Wednesday, July 9, 2008

Better Know an Insect: Femme Fatale Fireflies

Last night Dustin and I took an evening stroll through the park. It was a lovely, warm evening, with robins singing from the treetops and a slight breeze rustling the grass. And, of course, there were fireflies, lighting up the summer night with their romantic display, a visual analog to a bird's song.

Males, seeking females, blink their message in code, while females sit and wait on the ground for the right guy to come along. When she sees him, she blinks back until he finds her, and that's where baby fireflies come from. Aww.

Unless she's a hungry female of the genus Photuris, that is.

After Photuris females have mated, they don't need to mate again. But why waste a perfectly good signaling device? Instead, the Photuris females signal back to males of another species, Photinus, luring them in and catching them for dinner. Delicious!

But he's not just a tasty meal to help her lay eggs. It turns out that Photinus males produce a chemical that protects them from attacks by spiders and other arthropod predators. By eating Photinus males, the Photuris female acquires this armor and is herself protected from attack.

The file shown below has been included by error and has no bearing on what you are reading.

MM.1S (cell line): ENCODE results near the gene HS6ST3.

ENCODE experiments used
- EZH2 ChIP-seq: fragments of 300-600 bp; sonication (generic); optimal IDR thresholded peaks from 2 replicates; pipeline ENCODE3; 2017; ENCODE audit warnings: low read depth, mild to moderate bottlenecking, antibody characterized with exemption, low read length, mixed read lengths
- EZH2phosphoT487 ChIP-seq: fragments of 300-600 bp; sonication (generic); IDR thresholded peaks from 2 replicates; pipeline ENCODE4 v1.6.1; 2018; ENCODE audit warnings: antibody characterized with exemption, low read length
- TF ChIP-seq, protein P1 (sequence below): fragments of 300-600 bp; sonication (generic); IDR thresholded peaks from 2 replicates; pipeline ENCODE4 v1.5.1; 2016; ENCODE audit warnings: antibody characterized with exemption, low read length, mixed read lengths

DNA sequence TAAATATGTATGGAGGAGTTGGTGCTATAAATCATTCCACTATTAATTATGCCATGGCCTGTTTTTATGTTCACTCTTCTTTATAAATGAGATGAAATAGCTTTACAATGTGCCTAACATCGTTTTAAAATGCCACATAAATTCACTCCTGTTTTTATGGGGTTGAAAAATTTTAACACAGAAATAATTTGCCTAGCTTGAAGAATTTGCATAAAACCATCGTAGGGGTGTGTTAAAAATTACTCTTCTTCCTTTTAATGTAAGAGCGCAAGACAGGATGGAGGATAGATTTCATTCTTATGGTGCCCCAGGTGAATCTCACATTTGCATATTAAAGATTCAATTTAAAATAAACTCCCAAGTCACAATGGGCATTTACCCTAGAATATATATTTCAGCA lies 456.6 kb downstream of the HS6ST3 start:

So, the next time you're out for an evening stroll in July, consider the drama playing out before you. There are dangerous femme fatales everywhere you look.

Read more about it on this page from Cornell.


Dustin said...

Given enough time, the different species of fireflies will eventually evolve the ability to carry out public key cryptography with binary blinking, removing the possibility of getting eaten by l33t firefly spoofing h4ck0rs.

Margaret said...


That is really interesting - how devious and yet efficient at the same time. Go femme fatale fireflies!

mama B (heh!heh!)